Home » 2015
Yearly Archives: 2015
Today 26 November 2015 is the 94th birthday of Verghese Kurien popularly known as “Father of White Revolution in India”. He founded around 30 institutions of excellence (like AMUL, GCMMF, IRMA, NDDB) which are owned, managed by farmers and run by professionals. As the founding chairman of the Gujarat Co-operative Milk Marketing Federation (GCMMF), Kurien was responsible for the creation and success of the Amul brand of dairy products.
Google celebrated the 94th birthday of Verghese Kurien by this doodle
Get more details here
Why the force of repulsion responsible for formation of solids and not the force of attraction ?
the question is not clear. Please explain further
In the question we have a simple YDSE setup , there’s just the addition of a glass slab of thickness t and ,refractive index u, in front of the top slit ( S1). Now we submerge the entire setup into water (given refractive index u1). We now have to find the locations of the points, which are the points of constructive interference( max intensity).
I considered 3 approaches, first-
I calculated the optical path difference in water = t(u/u1 -1)- yd/D. where y is the reference coordinate of the maxima( any general position) from the original central maxima, d is the slit separation , and D is the distance from screen. For constructive interference path difference = n*wavelength( in water). Now wavelength in water= “wavelength in air”/u1 Therefore we get our answer.
I found out the path difference in water and multiplied it by u1 , to get the path difference in air , and I got the same result when I equated this path difference to- n*wavelength(in air).
Approach three- I found the path difference in air – t(u-1)-yd/D and divided this by u1, to get path difference in water, and equated this to n* wavelength (water). This time around , I did not get the answer.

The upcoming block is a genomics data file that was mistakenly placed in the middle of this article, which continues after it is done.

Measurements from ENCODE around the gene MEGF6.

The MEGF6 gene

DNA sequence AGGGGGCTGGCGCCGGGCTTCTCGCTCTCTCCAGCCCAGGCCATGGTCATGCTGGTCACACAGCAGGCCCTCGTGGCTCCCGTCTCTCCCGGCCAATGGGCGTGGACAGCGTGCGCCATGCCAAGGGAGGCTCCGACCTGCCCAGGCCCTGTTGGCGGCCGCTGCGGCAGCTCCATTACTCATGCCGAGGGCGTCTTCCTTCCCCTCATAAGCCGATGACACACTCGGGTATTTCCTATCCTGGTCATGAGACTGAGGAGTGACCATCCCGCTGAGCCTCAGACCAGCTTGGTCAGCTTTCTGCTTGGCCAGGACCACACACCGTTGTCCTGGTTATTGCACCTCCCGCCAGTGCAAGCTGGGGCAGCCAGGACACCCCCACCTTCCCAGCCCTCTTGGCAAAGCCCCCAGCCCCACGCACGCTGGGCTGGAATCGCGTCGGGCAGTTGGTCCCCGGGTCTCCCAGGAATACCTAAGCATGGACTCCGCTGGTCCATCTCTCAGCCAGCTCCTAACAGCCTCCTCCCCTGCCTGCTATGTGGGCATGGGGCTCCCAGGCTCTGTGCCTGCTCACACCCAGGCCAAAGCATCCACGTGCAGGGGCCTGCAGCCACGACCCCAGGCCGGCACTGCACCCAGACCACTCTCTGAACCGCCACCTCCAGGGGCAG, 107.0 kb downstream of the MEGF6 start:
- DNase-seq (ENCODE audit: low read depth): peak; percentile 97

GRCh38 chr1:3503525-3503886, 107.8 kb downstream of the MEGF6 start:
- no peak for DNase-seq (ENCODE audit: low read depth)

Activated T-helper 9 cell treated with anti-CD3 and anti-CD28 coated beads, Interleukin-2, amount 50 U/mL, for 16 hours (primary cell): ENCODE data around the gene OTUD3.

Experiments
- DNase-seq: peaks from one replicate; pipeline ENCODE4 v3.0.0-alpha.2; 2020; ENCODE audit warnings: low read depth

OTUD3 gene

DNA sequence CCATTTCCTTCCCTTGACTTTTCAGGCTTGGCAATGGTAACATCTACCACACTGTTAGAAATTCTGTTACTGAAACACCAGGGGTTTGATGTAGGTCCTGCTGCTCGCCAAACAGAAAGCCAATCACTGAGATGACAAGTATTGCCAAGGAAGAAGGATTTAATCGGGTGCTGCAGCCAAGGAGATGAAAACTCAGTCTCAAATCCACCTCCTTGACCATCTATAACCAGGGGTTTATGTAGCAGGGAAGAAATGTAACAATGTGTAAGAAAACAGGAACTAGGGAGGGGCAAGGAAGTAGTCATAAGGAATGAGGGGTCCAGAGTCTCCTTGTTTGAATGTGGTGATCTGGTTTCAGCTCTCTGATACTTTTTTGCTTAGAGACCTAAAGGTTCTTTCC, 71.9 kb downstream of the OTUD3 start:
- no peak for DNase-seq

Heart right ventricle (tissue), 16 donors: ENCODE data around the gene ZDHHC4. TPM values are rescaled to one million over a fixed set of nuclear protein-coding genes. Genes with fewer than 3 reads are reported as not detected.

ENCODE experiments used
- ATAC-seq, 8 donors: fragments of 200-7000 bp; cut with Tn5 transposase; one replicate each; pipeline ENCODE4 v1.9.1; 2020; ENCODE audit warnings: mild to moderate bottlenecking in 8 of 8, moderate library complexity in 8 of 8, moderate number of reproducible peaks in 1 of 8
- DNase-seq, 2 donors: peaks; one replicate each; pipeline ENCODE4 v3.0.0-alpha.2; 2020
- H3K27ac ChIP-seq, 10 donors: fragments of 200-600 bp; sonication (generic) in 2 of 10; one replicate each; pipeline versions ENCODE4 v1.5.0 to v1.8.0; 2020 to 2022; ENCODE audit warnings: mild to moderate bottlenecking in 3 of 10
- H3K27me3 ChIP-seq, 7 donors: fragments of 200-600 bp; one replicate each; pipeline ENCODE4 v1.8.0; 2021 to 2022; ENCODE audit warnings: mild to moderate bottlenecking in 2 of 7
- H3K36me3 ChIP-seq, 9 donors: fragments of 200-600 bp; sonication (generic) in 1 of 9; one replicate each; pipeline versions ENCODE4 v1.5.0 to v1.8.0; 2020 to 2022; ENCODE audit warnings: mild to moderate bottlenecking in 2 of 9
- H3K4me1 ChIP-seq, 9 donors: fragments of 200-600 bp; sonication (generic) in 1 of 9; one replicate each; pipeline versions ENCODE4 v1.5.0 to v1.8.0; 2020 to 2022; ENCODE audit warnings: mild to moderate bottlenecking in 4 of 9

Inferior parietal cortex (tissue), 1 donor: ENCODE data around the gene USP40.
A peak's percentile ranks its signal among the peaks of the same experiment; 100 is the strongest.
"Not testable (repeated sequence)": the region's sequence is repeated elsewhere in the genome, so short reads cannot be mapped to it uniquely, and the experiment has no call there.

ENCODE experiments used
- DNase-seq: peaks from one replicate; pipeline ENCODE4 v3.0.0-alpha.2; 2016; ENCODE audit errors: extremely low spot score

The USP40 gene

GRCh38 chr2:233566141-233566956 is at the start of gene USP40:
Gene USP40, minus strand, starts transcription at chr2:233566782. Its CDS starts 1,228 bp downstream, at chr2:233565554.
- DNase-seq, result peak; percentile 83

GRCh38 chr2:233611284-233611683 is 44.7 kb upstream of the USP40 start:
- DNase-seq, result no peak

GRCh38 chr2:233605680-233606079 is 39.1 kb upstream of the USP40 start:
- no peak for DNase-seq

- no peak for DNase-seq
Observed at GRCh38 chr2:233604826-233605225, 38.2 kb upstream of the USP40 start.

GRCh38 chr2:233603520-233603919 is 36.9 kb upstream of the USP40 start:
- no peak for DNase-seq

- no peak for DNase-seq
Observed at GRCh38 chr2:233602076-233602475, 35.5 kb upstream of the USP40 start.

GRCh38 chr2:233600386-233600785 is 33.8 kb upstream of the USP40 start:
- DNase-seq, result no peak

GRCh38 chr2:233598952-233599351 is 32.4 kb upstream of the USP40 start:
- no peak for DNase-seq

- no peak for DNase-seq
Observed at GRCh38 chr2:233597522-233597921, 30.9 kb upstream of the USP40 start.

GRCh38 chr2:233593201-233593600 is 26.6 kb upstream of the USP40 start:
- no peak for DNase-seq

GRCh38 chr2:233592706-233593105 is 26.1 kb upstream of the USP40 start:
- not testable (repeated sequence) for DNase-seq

Can anyone explain the difference between the second and third approaches. And also please do tell me, if I have committed some error.
Posted by Garvit Sharma
When I interacted with students of class 11 and 12, I came to know that Physics is one of the subjects they FEAR most during exam time. Though it seems difficult to score high marks, it is not actually so. Here are some suggestions you can easily follow to score more in Physics without much strain.
“Nobody plans to fail, but plans to fail”
Yes, A well planned study habit is essential to score more.
If you analyse the pattern of exam in class XI and XII (CBSE) the most of the marks are distributed among 3 marks questions and 5 marks questions which emphasizes the knowledge of concepts. SO, if you find it difficult to pass, then the following plan of action will easily work out.
- Identify all portions from which 5 marks questions can be asked and practice them well.
- Identify all portions from which three marks questions can be asked and practice them well.
- Learn all Laws, definitions, principles
- Practice all diagrams.
- Practice all solved problems given in text
These links may be helpful
Just try this routine and see whether you are scoring more or not.
For those already got pass marks can also try the above to better plus
- Solve all exercises and additional exercises from NCERT Textbook.
- Get a collection of all one marks questions and Two marks questions preferably from previous ten years’ question papers and find answers to them.
Those who want to excel further and look forward to entrance examinations, IIT, MBBS etc the following links to books will help.
If an object (for eg: consider a rod it may be iron or glass anything else) that has its own trust (automatic) for displacement. When it moves in the air in a direction with a constant speed of 100 kmph (Assume). When it traveling in its path, is it can raise upward? Or it will change its direction automatically?
Suppose two blocks are placed in contact on a incline of some angle. They are under the action of only gravitational force and frictional force with each block having its own coefficient of friction. Now will they move down as a system in whole or will they split up with each having their own accelerations?
Please check if i am right that when a current goes in a resistor it does not go swiftly out but drifts and equal current comes out the potential energy of the charges of the current converts into heat energy and less potential energy is left with the charges